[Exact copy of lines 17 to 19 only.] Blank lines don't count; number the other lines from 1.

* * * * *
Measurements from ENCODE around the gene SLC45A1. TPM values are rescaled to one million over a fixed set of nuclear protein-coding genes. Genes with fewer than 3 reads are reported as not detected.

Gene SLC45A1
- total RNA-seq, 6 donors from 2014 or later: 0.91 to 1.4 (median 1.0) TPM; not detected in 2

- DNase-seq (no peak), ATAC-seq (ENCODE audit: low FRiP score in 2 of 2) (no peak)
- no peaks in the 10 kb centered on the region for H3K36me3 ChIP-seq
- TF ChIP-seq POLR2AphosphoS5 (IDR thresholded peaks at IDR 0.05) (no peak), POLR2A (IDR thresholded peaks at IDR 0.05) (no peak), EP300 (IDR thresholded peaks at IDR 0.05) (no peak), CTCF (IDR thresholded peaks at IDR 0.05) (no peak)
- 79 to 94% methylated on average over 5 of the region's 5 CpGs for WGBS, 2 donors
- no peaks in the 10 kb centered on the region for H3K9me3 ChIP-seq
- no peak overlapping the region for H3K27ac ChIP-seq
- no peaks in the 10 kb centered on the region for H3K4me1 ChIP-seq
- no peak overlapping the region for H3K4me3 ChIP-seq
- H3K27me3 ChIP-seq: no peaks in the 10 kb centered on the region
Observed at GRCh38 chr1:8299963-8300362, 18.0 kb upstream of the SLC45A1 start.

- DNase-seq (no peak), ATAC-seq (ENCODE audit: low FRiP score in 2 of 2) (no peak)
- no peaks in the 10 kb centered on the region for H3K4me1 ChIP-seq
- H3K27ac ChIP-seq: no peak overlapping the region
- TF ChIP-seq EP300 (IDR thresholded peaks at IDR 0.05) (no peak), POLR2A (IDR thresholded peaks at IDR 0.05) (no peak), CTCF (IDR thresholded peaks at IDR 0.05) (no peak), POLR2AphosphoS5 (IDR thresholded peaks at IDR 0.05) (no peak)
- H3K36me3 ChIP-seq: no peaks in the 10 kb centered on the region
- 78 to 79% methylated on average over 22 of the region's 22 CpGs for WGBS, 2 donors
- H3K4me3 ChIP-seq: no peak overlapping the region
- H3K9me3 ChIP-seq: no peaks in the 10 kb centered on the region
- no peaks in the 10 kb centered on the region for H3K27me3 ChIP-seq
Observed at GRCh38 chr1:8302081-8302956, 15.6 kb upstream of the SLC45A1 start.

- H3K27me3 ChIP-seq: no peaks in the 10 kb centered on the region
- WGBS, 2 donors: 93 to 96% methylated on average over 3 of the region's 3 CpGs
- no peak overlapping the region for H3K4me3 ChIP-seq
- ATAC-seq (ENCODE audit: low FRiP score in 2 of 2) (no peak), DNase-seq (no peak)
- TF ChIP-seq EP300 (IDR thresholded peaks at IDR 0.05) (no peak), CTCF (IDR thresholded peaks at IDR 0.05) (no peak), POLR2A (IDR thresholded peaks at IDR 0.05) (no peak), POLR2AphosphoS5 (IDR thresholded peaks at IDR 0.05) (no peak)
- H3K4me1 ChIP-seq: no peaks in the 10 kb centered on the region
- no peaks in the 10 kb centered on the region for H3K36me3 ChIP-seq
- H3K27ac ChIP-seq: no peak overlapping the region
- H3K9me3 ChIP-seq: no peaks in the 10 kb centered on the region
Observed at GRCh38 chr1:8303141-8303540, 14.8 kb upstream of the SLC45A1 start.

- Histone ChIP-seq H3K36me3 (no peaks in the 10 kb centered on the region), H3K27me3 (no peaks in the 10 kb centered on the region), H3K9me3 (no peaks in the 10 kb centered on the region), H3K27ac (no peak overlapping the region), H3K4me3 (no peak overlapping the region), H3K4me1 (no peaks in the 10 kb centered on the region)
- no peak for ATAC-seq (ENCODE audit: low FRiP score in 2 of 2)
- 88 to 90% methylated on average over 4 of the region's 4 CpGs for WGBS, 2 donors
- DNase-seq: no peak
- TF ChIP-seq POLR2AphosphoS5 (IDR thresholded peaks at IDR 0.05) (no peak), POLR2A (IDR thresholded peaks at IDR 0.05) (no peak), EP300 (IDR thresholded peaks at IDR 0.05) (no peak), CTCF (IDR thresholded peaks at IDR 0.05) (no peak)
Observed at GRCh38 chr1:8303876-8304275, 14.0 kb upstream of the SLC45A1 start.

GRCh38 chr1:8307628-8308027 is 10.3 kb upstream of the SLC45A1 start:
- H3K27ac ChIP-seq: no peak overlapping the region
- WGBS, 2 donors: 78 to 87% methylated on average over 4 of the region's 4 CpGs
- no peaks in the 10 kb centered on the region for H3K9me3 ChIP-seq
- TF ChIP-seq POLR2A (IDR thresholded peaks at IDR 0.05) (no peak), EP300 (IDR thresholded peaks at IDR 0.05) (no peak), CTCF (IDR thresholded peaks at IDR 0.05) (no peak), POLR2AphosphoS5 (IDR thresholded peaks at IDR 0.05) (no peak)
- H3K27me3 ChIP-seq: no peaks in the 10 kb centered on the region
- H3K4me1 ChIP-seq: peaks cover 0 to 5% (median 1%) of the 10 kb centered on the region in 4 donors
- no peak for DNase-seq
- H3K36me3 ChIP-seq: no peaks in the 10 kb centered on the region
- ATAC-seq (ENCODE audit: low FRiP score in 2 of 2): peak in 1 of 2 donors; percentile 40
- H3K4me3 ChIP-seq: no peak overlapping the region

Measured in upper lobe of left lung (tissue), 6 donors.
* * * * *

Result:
- TF ChIP-seq EP300 (IDR thresholded peaks at IDR 0.05) (no peak), POLR2A (IDR thresholded peaks at IDR 0.05) (no peak), CTCF (IDR thresholded peaks at IDR 0.05) (no peak), POLR2AphosphoS5 (IDR thresholded peaks at IDR 0.05) (no peak)
- H3K36me3 ChIP-seq: no peaks in the 10 kb centered on the region
- 78 to 79% methylated on average over 22 of the region's 22 CpGs for WGBS, 2 donors